Uber’s headaches continue with criminal probe of its use of ‘Greyball’ software

The Trump administration is going after the ride-sharing company for using “greyball” software to skirt regulations.

Uber headquarters in San Francisco. CREDIT: AP Photo/Eric Risberg
Uber headquarters in San Francisco. CREDIT: AP Photo/Eric Risberg

The Justice Department is investigating Uber for its use of software that helped drivers dodge local transportation regulators trying to catch the company operating illegally, Reuters first reported.

The criminal probe, which is in the early stages, comes two months after the New York Times reported that Uber used so-called “Greyball” software to operate in areas where the the service was restricted and to avoid government officials worldwide.

Uber has been subpoenaed by a grand jury in Northern California to provide documentation regarding how and where the Greyball technology was used. The main issue is that at the tool was used to trick certain users, showing them a different version of the app with false location data on Uber drivers.

The ride-hailing company suspended use of the program in March but also admitted that the software was intended to help drivers get fares in areas where the service wasn’t yet approved.


Greyball was created in 2014 for primarily international use and was a part of the company’s “Violation of Terms of Service” program, which focused on potential abuse of the service. Greyball used data from consumers’ devices, credit cards, and GPS information to obscure Uber drivers’ true location.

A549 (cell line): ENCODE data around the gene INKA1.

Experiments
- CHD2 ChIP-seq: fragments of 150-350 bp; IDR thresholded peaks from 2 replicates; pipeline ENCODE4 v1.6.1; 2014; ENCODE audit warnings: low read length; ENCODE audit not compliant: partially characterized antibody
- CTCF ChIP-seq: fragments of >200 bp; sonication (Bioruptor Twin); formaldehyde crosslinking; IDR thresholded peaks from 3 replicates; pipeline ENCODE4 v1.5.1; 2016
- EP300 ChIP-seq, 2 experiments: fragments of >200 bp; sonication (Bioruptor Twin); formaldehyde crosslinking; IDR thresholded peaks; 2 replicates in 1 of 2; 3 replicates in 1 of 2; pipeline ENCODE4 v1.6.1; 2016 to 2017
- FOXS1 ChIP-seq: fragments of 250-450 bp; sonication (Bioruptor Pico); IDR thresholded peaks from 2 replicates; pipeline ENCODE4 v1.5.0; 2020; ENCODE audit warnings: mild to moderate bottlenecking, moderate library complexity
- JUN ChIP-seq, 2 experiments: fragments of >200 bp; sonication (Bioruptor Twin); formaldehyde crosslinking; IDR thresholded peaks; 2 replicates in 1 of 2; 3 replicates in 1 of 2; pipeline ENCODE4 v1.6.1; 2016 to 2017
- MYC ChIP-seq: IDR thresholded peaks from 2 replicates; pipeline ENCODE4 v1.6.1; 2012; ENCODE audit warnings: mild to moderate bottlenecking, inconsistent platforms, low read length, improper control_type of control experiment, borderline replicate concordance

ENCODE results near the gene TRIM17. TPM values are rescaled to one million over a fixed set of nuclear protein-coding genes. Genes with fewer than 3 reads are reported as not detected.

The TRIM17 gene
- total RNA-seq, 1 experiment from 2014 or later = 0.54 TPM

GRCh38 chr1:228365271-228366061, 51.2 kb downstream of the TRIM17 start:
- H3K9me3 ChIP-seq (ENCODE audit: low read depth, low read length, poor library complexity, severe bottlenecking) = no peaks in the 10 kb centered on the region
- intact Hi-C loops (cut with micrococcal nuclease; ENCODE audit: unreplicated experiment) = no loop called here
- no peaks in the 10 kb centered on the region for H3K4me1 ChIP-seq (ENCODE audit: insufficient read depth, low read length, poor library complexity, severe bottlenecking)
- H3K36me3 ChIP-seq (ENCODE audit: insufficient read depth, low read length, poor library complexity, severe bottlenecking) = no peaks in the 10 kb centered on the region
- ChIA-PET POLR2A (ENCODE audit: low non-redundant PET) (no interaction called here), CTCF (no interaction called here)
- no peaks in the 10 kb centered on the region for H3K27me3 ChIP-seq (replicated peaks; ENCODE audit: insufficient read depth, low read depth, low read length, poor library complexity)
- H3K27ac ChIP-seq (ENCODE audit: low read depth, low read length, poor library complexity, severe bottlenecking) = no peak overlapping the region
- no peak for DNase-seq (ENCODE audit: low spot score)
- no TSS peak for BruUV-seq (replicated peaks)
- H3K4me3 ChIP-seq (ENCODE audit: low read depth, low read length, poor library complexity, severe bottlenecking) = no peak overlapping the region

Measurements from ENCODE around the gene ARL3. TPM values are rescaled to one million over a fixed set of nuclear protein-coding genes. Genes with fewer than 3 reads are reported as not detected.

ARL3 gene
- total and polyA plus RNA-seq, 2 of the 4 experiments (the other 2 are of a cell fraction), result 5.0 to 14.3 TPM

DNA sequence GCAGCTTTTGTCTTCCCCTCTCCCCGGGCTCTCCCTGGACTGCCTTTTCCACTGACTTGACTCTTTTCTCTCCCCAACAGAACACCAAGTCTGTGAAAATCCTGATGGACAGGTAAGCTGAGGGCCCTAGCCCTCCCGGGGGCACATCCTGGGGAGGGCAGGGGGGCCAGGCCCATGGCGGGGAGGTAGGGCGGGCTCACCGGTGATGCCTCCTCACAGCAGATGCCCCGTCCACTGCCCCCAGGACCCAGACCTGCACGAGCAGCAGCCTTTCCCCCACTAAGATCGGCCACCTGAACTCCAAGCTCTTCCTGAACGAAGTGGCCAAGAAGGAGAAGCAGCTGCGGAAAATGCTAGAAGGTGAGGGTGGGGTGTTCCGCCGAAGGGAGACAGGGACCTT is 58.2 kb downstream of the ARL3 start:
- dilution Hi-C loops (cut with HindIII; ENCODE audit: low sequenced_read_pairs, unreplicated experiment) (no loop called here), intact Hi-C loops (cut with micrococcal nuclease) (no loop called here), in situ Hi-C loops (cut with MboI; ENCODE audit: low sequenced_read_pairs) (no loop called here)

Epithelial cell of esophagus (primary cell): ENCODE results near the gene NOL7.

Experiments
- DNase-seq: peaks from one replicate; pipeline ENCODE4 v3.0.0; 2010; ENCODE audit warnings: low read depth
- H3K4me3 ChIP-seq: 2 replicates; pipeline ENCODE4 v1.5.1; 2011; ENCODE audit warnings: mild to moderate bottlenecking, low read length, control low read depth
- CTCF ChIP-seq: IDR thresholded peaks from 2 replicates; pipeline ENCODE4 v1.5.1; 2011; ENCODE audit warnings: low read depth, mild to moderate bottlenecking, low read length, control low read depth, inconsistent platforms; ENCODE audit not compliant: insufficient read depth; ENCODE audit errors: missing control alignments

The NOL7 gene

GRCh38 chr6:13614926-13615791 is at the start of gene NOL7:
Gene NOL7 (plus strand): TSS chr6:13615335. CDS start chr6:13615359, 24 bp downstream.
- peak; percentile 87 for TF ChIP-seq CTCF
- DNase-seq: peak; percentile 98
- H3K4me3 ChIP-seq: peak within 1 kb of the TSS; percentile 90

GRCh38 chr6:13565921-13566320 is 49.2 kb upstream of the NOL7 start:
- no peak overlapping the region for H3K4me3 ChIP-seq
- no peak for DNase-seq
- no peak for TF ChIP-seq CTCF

Although Greyball’s official and legal use was for TOS violators, the company also said it was used to test new features, ascertain physical threats, marketing, anti-fraud tactics, among other things.

The federal investigation is the latest in a long list of woes mounting for Uber this year. Thousands of customers deleted the app after the company’s lukewarm response to President Donald Trump’s immigration travel ban and subsequent protests in January. The following the month, the company became embroiled in a sexual harassment scandal and is still continuing to feel the effects.

Additionally, CEO Travis Kalanick has had to do damage control after a video leaked of him berating a driver who questioned the company’s employment and pay policies. Uber is also in the midst of a legal battle with Google over alleged stolen self-driving car technology.

Uber hasn’t publicly commented yet on the preliminary federal investigation.